Video Storage

In physical security applications, the CCTV system is in the midst of a fundamental transition. This transition is taking the CCTV function within the integrated security system from one of passive observation to one of active detection. Coupled with advancing video analytic capabilities, it is likely that in the near fouture, the CCTV system will replace many of the detection subsystems that are currently considered essential.

However, the success of this transition is accompanied by ever-increasing video storage requirements. The ease of implementation of IP-addressable, Power over Ethernet (PoE)-enabled CCTV cameras has resulted in a rise in the number of cameras implemented for security applications. Video file retention periods have lengthened from an average of 30 days (common in the late ’90s), to as much as 12 months today. This has resulted in the video storage subsystem becoming a focus of potentially intense capital investment, ongoing data management and maintenance.

In current applications, video storage is typically seen in one or more configurations: on board the CCTV camera, in the digital video recorder/network video recorder (DVR/NVR), or in an external storage device. At the executive level, it is essential to recognize that all of these options may need to be exercised in order to obtain the functional performance needed from the integrated system.

Onboard Storage
CCTV cameras are currently available that contain onboard storage. This so-called edge storage has some attractive features. First, it enables the trend to push the video analytic activity away from one or more central processing servers and onto the actual camera. Edge processing — operated in the mode that only video of interest is stored and ultimately transmitted to archive — reduces average bandwidth consumption from the CCTV appliance. Second, onboard storage also offers some protection from communication infrastructure failure. These devices are particularly useful when bandwidth availability is limited, communication infrastructure reliability is questionable and the projected level of activity is low.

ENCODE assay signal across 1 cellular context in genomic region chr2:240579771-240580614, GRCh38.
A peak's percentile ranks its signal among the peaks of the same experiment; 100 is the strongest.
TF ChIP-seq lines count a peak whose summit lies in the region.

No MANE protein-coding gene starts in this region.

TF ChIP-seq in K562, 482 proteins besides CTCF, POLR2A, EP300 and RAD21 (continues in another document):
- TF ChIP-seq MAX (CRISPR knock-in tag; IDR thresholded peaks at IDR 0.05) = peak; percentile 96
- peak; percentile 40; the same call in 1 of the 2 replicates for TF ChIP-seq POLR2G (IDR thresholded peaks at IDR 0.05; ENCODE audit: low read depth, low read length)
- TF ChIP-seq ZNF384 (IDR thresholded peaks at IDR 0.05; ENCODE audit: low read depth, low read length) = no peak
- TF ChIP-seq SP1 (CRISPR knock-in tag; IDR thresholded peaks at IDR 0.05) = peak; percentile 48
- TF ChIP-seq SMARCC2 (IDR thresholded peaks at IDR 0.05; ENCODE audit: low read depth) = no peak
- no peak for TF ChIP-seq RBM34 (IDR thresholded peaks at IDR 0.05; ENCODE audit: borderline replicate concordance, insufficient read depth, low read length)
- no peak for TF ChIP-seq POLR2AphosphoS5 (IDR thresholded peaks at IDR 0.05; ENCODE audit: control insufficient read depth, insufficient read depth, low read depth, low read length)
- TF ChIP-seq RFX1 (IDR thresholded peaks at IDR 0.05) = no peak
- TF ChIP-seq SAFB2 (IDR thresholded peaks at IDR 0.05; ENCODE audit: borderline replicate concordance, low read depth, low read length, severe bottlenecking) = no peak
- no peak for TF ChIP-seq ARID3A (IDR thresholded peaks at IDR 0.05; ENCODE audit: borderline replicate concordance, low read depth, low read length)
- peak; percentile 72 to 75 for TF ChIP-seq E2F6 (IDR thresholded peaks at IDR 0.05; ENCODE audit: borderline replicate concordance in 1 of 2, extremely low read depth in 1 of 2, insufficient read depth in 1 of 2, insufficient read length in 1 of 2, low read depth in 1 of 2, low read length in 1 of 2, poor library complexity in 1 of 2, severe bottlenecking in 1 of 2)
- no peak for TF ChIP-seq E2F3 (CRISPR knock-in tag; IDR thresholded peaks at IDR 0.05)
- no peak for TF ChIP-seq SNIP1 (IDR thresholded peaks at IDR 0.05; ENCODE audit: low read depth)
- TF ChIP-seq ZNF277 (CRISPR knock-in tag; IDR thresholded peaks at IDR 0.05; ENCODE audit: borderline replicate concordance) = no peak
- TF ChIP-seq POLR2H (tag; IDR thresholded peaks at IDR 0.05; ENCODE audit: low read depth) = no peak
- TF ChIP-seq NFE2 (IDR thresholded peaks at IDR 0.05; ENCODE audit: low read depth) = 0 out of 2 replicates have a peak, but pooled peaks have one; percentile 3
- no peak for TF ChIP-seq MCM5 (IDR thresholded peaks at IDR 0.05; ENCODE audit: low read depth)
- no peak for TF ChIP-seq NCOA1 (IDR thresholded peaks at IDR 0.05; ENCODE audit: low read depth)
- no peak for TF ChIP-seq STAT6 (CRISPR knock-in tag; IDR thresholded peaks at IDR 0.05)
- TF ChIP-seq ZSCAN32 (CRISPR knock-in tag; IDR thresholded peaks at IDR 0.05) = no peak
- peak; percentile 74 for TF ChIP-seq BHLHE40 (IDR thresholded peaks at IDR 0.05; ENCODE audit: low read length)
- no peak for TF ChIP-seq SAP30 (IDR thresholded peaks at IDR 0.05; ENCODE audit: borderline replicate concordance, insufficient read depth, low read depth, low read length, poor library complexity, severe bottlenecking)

However, given a robust infrastructure, the trend is to retain all or a significant portion of the available video information for subsequent analysis. This generally leads to dedicated storage devices — either distributed and/or centrally located.

First-generation DVRs took analog CCTV inputs, converted them to a digital format, and wrote the now digital CCTV files to a captive, internal hard drive, referred to as direct attached storage (DAS). This, as well as hybrid versions that accept analog as well as direct IP inputs, are currently available. These devices, often referred to as hybrid DVR/NVRs, can be a lower-cost solution than a true NVR and can also serve as a transitional stage from an analog to IP system.

While the discussion continues over how to properly label the current breed of digital/network video recorders, it goes without saying that these devices constitute the majority of video storage devices currently specified and implemented. Common application practice with a DVR/Hybrid/NVR is to rely on these devices to provide the storage function for all or a portion of the CCTV system, depending on the size of the application. The internal hard drive storage capacity of these devices is generally specified to provide the period of retention desired by the end-user based on internal policy decisions. Actual sizing of the hard drive is a function of the frame rate of the recorded video, the compression algorithm used and the amount of activity in the recorded video scenes.

DVRs and their hybrid versions are offered by a wide variety of CCTV product vendors. Internal storage capacities can easily reach 2 terabytes (TB), and many vendors are also offering external storage directly connected to these devices with storage capacity ranging from 3-18 TB in a RAID 5 configuration.